Financial Performance

GE Beats Estimates in ‘Strong Start’ to 2017

Industrial cash flow came in low, disappointing investors, but GE still expects to hit $12 billion to $14 billion for the year.
Matthew HellerApril 23, 2017
GE Beats Estimates in ‘Strong Start’ to 2017

General Electric’s first-quarter revenue and adjusted earnings beat analysts’ estimates but a miss on industrial cash flow helped drive its stock down.

GE’s Chief Executive Jeff Immelt called it a “strong start” to the year, citing 7% growth in organic revenues, 10% growth in orders and an increase of 130 basis points in industrial operating margin. He also said GE was on course to meet its guidance for 2017 and would execute a $2 billion cost-cutting program in 2017 and 2018.

For the first quarter, revenue fell 1% to $27.66 billion, due to lower sales in GE’s oil-and-gas and lighting businesses, while adjusted earnings of 21 cents a share were unchanged from a year ago.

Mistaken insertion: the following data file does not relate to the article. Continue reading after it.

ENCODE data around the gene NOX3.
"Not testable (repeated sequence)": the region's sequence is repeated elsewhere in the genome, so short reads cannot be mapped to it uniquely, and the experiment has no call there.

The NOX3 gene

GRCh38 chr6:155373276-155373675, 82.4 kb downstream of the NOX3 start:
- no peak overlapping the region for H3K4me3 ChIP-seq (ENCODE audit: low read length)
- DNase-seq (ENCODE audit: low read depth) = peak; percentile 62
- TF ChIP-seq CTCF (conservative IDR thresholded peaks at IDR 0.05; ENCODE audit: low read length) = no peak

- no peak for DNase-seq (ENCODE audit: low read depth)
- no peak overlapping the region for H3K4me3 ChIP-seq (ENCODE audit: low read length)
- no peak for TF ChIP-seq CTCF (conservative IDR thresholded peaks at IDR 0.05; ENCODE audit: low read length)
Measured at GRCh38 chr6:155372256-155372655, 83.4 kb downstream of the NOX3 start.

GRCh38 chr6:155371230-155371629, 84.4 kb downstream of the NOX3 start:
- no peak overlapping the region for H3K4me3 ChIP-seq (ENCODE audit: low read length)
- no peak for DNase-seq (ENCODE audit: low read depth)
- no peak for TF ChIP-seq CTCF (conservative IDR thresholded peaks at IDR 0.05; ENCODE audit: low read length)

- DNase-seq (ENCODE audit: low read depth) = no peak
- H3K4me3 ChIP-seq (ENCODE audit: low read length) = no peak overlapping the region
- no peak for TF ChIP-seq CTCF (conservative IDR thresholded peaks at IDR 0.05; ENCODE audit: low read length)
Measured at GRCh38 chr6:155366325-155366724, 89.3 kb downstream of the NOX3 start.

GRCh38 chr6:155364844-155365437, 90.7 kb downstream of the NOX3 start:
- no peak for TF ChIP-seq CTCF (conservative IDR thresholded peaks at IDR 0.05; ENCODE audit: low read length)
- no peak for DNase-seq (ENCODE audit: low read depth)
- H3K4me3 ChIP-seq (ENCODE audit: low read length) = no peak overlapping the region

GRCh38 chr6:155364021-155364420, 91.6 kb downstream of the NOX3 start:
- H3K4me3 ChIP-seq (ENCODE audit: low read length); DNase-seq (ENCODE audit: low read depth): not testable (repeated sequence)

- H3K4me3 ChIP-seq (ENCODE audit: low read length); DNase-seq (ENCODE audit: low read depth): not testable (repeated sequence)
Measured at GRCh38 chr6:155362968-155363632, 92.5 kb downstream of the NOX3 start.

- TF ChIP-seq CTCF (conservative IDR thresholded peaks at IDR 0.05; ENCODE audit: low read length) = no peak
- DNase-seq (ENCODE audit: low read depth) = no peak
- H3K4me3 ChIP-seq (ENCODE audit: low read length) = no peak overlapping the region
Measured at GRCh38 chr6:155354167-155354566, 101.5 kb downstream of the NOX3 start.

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Analysts had forecast earnings of 17 cents a share on revenue of $26.26 billion. But in trading Friday, GE shares fell 2.4% to $29.55, in large part because the company reported a negative $1.6 billion in cash flow from industrial operating activities compared with the negative $600 million it had expected.

“There was immediate disappointment that cash came in low,” Deane Dray, an analyst at RBC Capital Markets, told Reuters.

GE said the lack of cash flow was primarily due to accounts receivable collection issues in the aviation and power segments.

“We didn’t collect on a number of accounts in the quarter that we expected to,” CFO Jeffrey Bornstein said on a conference call. “In aviation, which historically has not had issues with past dues, we missed by about $200 million on five customer accounts, which will clear in the second quarter with no issue.”

“In power, we didn’t collect on several delinquent accounts in top regions around the world, but we expect to collect these throughout the rest of the year, including in the second quarter,” he added.

Immelt told analysts that “The goals for industrial operating profit and structural cost-out are in sight. Despite a slow start, we plan to hit $12 billion to $14 billion of industrial CFOA for the year.”

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